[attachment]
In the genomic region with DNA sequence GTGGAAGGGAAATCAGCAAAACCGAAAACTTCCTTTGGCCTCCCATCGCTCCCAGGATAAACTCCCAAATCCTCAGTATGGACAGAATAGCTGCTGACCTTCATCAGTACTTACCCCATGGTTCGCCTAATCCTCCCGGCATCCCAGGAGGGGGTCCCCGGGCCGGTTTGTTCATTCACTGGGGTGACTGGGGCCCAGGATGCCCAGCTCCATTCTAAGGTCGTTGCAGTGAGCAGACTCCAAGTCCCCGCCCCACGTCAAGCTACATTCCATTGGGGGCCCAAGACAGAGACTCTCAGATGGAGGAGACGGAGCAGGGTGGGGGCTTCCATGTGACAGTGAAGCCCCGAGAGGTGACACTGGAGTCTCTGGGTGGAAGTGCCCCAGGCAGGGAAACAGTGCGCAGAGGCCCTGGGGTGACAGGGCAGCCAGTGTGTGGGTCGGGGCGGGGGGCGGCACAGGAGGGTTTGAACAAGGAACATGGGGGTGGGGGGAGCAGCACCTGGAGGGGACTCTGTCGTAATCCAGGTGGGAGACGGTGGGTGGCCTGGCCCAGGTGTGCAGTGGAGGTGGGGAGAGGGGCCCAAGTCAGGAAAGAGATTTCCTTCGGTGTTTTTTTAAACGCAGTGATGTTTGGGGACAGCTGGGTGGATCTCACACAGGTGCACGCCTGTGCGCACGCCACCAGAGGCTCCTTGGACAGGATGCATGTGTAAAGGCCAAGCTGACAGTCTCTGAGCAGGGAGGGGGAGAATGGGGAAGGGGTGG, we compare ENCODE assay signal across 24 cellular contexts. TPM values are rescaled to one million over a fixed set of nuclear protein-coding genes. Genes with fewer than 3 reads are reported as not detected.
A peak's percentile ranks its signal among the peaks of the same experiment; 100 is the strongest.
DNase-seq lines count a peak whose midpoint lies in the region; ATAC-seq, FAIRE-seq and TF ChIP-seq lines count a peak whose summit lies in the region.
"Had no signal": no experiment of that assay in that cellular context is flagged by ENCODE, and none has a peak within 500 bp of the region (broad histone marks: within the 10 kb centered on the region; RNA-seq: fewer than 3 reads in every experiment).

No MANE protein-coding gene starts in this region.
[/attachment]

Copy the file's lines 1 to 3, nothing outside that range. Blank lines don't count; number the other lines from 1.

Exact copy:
In the genomic region with DNA sequence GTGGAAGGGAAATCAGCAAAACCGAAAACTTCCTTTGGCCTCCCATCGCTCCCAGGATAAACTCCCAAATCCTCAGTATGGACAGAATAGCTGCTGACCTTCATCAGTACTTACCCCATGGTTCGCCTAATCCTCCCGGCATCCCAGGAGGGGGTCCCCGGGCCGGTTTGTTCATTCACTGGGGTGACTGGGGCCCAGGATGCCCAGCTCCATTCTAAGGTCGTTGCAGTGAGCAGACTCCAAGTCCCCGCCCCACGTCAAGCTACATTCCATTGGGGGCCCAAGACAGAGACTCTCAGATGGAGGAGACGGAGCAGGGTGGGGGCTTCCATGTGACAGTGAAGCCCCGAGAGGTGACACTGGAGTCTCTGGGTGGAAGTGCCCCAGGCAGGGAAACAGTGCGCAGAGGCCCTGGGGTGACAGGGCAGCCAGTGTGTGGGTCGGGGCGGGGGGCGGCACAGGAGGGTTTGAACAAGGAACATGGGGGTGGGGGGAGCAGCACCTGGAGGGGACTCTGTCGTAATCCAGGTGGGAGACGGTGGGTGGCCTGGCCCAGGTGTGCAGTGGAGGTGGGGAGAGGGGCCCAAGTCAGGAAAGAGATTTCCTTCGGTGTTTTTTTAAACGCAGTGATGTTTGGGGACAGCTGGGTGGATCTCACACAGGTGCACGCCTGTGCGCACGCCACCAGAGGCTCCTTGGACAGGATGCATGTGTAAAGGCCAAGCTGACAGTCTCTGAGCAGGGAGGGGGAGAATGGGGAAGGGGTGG, we compare ENCODE assay signal across 24 cellular contexts. TPM values are rescaled to one million over a fixed set of nuclear protein-coding genes. Genes with fewer than 3 reads are reported as not detected.
A peak's percentile ranks its signal among the peaks of the same experiment; 100 is the strongest.
DNase-seq lines count a peak whose midpoint lies in the region; ATAC-seq, FAIRE-seq and TF ChIP-seq lines count a peak whose summit lies in the region.